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Airport questions protocol



Missoula International Airport (MSO) hasn't dealt with any of the high-profile "junk" that's plagued other airport security screening areas, but that doesn't mean there aren't concerns.

MSO Director Cris Jensen says he's fielded multiple complaints from travelers about the highly controversial, ramped-up security measures that went into effect nationwide Oct. 29, but no one has walked away from a screening at MSO. That's a relief, because Jensen's unsure whether airport security would be legally allowed to detain an individual who refuses a full-body frisk.

"As it stands," Jensen says, "if somebody chooses to walk away, we're not clear whether we can detain them."

The Transportation Security Administration (TSA) maintains that it has legal authority to detain passengers who refuse to be patted down. The federal agency also argues it can levy a civil penalty of up to $11,000 if an individual were to opt out of a search.

The issue received significant media attention after John Tyner of Oceanside, Calif., refused on Nov. 13 to enter the body scanner at San Diego International Airport. Instead, Tyner told agents he preferred a hands-on search, but again bristled when he realized the TSA employee was going to touch his groin. Outraged, Tyner told a TSA agent, "If you touch my junk, I'll have you arrested."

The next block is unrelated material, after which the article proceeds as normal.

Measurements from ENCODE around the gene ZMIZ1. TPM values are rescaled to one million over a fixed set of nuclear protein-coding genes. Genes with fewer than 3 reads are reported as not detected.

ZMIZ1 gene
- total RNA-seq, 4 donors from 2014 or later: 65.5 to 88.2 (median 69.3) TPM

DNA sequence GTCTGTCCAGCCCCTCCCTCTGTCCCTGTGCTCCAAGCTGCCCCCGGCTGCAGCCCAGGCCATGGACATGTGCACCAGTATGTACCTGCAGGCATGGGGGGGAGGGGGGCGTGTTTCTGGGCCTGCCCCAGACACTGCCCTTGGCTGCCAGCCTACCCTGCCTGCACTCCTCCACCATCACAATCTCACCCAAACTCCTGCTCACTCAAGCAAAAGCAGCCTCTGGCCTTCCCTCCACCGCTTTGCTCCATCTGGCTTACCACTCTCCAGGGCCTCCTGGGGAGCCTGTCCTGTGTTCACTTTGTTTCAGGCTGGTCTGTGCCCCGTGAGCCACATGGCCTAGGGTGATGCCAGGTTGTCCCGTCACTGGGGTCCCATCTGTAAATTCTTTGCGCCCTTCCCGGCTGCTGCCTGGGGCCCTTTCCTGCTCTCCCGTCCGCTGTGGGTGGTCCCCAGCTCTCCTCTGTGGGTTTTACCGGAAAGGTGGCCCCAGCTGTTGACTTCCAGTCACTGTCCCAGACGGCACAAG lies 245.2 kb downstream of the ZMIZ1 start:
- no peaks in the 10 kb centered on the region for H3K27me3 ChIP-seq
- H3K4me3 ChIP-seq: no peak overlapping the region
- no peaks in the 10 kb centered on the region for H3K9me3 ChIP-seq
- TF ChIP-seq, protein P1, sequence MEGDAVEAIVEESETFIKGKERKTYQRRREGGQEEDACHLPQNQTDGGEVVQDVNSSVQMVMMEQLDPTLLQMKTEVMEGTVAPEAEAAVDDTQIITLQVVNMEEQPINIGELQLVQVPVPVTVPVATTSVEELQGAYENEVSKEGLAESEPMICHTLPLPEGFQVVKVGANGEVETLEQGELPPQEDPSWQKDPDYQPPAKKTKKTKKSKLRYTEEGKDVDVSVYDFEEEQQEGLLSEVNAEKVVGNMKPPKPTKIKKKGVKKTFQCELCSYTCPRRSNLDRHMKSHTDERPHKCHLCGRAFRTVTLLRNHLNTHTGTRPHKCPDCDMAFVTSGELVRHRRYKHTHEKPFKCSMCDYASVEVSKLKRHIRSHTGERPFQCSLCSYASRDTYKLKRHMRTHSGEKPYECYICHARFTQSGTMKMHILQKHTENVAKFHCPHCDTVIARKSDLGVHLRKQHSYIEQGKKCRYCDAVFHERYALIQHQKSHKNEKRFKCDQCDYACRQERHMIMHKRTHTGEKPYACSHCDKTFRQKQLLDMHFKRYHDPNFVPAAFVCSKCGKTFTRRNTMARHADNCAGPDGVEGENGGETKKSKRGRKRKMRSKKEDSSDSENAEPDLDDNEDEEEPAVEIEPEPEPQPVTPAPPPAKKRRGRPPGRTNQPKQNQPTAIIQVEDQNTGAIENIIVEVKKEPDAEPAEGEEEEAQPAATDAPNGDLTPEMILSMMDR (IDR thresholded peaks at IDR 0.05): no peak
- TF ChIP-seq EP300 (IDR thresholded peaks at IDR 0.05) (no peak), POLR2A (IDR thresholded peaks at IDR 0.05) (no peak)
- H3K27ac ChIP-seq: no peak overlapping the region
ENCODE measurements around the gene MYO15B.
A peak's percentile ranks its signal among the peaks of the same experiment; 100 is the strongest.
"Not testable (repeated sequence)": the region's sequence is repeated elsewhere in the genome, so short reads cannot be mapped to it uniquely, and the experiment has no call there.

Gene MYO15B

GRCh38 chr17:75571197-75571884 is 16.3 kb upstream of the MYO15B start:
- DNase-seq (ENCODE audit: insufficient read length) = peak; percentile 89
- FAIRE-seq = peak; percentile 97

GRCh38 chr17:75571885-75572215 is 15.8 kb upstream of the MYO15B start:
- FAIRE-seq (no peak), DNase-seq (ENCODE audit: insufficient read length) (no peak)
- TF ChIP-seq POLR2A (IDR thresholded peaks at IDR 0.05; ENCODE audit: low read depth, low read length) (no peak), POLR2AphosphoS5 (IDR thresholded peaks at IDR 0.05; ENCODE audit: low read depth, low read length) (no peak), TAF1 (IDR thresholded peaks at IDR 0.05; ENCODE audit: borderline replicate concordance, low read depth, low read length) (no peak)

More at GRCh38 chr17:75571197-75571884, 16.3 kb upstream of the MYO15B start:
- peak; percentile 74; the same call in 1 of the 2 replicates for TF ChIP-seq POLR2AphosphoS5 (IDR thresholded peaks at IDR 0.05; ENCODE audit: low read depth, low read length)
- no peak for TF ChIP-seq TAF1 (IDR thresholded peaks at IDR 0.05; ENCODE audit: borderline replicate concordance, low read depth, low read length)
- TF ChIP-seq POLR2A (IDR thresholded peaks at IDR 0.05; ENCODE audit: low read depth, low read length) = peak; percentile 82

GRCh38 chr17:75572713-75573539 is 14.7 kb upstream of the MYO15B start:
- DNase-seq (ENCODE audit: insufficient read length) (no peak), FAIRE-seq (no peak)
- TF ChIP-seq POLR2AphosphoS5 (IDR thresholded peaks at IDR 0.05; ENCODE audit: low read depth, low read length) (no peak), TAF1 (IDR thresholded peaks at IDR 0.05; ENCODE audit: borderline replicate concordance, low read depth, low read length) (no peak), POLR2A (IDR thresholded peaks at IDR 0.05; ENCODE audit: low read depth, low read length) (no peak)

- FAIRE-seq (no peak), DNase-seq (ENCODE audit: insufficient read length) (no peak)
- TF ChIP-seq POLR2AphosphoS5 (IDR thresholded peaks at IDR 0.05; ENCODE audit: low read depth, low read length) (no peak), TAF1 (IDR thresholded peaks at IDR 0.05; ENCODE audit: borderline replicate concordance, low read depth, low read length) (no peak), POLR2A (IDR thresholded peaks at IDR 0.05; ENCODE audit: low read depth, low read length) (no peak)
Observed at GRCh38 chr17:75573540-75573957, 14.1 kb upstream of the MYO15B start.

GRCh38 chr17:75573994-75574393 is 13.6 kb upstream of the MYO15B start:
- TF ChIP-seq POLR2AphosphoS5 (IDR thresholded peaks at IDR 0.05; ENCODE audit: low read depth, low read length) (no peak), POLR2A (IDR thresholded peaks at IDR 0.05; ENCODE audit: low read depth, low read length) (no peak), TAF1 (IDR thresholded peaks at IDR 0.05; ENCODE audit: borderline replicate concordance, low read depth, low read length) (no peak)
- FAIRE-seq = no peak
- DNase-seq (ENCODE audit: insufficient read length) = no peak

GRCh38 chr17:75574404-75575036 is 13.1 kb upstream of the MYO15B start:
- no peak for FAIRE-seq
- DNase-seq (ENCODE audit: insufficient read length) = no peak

Tyner, who's blogged extensively about the recorded altercation, walked out of the airport and has yet to face any legal fallout from the incident.

Jensen says nothing like Tyner's incident has occurred in Missoula, pointing out that MSO has yet to unveil new advanced imaging technology, which displays passengers unclothed on a screen. But he remains unclear about what airport staff can or cannot do should something similar happen.

Jensen says the question came up during a recent meeting among MSO staff and a TSA attorney. Jensen told TSA that he won't stop individuals from walking away until the state's attorney general advises him on the issue.

"Until we have that, we're not going to detain anybody," Jensen says. "It's one of our big concerns. We want to make sure we're complying with the law."


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